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Last updated on April 30, 2023 by Wandering our World

One thing about Argentina is that there is something for everyone here. If you like traversing the desert, venturing into the thick jungle, and hiking amid colorful sierras, you need a trip to the north of the country.

But heading south would be a better fit for those who enjoy seeing snow-capped mountains out their window, doing snow sports, and kayaking in crystal-clear lakes.

The great thing is backpacking in Argentina will give you the opportunity to see both sides of the country, and see parts of the country most tourists never see.

Buenos Aires, Entre Ríos, Córdoba, Santa Fe, San Luis and La Pampa constitute the Pampas region. As varied as it gets, this part of the country is home to endless grasslands and wetlands, the Atlantic coast, its beaches, and the hectic metropolitan area. (Recommended: 12 Unbelievable Beaches in Argentina).

Because Argentina is one of the largest countries in the world, backpacking is an excellent way of exploring it while capitalizing on your time and saving money.

It also allows you the freedom of setting your own path and pace, all the while connecting with the natural wonders of the country in a way you wouldn’t be able to otherwise.

In case any of this tickles your adventure senses, we will give you some tips to help you face the challenges—financial and logistical—that backpacking in Argentina may hit you with. After all, being prepared is the cornerstone of a smooth sailing expedition.


  1. Plan Your Journey In Advance
  2. Get A SUBE Card
  3. Exchange Your Money Safely And Legally
  4. Work To Receive Free Accommodation
  5. Connect With Other Backpackers
  6. Think About The Weather Conditions
  7. Include At Least One Of These Destinations In Your Itinerary
  8. Spend Your Money On What Matters
  9. Insure Yourself
  10. Our Final Thoughts
Congress of the Argentine Nation, Buenos Aires Argentinien

1. Plan Your Journey In Advance

As mentioned above, Argentina is the 8th largest country in the world. Unless you intend on carrying out a three-month or longer trip, covering the whole country is nearly impossible!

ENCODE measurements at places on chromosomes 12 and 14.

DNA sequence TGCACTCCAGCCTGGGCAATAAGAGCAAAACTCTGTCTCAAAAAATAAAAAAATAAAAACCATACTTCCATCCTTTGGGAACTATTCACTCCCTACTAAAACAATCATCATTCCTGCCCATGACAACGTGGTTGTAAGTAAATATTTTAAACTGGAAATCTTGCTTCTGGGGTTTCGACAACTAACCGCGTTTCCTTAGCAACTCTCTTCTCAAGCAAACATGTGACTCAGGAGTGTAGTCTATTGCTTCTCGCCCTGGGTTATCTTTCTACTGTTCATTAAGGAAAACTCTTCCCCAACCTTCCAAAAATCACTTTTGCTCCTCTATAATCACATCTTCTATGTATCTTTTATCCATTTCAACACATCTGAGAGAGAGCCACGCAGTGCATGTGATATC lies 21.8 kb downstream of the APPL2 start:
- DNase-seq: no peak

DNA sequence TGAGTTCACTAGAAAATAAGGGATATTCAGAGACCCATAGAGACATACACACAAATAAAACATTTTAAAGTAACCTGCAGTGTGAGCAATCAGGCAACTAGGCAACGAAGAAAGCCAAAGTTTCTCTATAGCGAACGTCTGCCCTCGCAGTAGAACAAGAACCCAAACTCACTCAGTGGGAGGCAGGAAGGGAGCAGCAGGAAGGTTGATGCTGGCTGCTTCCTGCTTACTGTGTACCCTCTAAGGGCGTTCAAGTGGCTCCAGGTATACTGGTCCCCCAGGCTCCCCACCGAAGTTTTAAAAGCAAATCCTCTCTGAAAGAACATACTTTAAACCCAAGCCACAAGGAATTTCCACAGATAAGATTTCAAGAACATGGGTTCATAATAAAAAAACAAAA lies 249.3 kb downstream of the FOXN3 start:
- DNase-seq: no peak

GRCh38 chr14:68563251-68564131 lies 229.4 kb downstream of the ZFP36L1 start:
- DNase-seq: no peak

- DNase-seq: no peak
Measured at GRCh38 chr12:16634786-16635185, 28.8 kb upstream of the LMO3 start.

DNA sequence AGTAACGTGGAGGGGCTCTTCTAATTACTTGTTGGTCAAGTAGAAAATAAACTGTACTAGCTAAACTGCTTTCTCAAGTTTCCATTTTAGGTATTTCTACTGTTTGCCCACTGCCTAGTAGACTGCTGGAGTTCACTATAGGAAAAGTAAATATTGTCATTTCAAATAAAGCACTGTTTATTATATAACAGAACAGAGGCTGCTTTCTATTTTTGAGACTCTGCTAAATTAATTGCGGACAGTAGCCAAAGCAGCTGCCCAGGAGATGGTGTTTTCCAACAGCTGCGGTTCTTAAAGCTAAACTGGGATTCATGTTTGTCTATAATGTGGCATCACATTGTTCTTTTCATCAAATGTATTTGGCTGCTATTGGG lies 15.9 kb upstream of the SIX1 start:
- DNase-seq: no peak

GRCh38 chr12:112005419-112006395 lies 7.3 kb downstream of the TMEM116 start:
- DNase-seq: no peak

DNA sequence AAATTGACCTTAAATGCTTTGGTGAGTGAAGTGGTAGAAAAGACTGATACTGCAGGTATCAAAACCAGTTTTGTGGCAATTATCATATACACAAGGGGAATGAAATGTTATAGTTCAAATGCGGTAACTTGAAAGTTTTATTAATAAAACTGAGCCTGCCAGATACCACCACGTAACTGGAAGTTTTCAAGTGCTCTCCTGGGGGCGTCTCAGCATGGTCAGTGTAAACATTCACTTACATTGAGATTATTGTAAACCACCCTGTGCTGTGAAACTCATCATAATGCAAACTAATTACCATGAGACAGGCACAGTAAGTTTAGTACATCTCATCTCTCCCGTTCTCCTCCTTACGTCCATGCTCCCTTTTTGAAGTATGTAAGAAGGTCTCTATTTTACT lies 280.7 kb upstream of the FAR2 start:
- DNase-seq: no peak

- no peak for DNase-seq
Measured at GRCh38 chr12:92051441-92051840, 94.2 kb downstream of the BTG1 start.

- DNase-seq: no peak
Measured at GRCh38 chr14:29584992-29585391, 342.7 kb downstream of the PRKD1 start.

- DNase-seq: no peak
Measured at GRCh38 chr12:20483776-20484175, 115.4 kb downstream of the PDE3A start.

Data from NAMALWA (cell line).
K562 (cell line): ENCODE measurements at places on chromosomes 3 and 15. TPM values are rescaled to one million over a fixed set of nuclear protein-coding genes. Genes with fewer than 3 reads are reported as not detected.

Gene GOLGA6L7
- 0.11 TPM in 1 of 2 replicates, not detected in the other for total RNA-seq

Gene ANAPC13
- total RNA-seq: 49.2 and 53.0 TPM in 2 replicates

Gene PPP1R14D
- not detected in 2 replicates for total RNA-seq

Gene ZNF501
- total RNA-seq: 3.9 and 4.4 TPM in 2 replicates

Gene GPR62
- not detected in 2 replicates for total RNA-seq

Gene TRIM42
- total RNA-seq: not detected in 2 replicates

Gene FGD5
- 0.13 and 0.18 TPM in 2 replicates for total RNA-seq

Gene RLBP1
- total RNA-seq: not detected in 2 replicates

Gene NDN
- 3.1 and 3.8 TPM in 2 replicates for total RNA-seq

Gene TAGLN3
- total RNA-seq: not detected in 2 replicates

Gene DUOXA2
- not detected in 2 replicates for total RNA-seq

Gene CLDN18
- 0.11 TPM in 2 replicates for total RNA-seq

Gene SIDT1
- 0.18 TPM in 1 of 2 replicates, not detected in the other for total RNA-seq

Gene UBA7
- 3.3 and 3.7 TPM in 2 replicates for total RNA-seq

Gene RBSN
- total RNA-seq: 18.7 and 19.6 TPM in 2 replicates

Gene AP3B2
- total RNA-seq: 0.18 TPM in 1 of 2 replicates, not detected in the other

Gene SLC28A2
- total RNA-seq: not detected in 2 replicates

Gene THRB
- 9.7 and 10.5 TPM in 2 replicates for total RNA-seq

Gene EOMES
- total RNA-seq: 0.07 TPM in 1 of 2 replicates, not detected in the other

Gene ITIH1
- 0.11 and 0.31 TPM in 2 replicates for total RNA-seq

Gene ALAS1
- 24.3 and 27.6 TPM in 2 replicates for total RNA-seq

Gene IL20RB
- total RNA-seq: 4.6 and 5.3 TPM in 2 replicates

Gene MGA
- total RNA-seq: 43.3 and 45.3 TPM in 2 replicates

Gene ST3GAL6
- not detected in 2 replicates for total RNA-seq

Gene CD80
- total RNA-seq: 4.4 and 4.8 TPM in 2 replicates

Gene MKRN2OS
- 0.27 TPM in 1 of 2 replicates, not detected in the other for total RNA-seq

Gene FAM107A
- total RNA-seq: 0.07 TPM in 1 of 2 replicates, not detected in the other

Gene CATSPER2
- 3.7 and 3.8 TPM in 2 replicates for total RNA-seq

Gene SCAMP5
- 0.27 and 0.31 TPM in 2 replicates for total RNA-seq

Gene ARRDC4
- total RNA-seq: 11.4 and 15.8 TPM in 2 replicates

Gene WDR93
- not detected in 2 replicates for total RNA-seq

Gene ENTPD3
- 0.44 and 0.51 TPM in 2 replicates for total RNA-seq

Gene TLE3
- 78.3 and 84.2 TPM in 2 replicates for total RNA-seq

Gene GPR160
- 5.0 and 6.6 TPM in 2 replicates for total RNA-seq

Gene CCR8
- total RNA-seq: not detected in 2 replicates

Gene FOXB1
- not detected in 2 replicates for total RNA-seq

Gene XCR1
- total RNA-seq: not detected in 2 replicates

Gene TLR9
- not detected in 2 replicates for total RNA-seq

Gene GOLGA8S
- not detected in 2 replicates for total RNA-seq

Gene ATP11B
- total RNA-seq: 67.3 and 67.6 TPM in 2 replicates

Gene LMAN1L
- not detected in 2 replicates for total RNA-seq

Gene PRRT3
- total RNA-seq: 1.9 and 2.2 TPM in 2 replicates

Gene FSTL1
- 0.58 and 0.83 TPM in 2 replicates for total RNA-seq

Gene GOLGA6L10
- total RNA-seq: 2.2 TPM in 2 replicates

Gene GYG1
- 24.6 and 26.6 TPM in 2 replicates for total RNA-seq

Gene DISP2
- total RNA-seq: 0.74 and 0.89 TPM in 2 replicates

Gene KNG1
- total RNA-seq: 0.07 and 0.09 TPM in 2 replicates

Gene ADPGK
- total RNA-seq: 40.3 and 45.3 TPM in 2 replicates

To keep your adventure as budget-friendly as possible, it can be helpful to grab an Argentina map and pin the provinces and cities you plan on visiting.

Looking into the transport prices is a good way of getting started. Many backpackers start their journey in Buenos Aires, the Argentinian capital.

The bus and train are the best alternatives when traveling between different regions. It will take time, but if you are on a budget, the prices will be more of your liking.

However the reality is, if you intend on going to a remote destination, be it Ushuaia or The Iguazu Falls, a long-distance bus can take up to two days.

You may be tempted to catch a plane in this case. Unfortunately internal flights are expensive in Argentina and do not go hand-in-hand with an affordable backpacking trip. You’ll have to decide whether the time saved will be worth the extra money.

Young woman looking at the Fitz Roy

2. Get A SUBE Card

In 2009, the Argentinian government introduced an electronic system that allows people to access public transportation, replacing outdated physical tickets. It is called SUBE, and it operates through a blue plastic card that resembles a credit or debit card. It allows you to pay for the subway, bus, and train.

Public transportation functions in many parts of the country, especially in Buenos Aires and the south, and it is much cheaper than Uber and taxis. So, having a SUBE card is almost imperative for a backpacker on any backpacking trip in Argentina.

Now, the question is: how do you get one?

As a foreigner, you need to approach an authorized center (you can find a list on the official SUBE website), fill out a form, present your passport or a foreign ID approved by Argentina, and pay no more than 130 ARS to get the card. You could also buy it online from the SUBE website and have it delivered to an Argentinian address, or collect it from one of the centers linked above.

To use the card, you need to load money onto it in the same centers mentioned earlier, or in a subway or train station. The card also has a negative balance that you can use until it has reached -75 ARS.

Keep in mind that some provinces, such as Salta, haven’t implemented this system yet. Given the case, many backpackers that have already been to Argentina suggest hitchhiking or heading to the bus station. You could also rent a car, but, as in every part of the world, it is considerably more expensive than public transportation.

However, Argentina is a very walkable country. Most of the attractions of every province are better appreciated if you visit them on foot, which is good news if planning a trip backpacking in Argentina. Public transportation is only there to aid you should you need to cover longer distances. You can check your route on Google Maps or Moovit, and you are ready to go!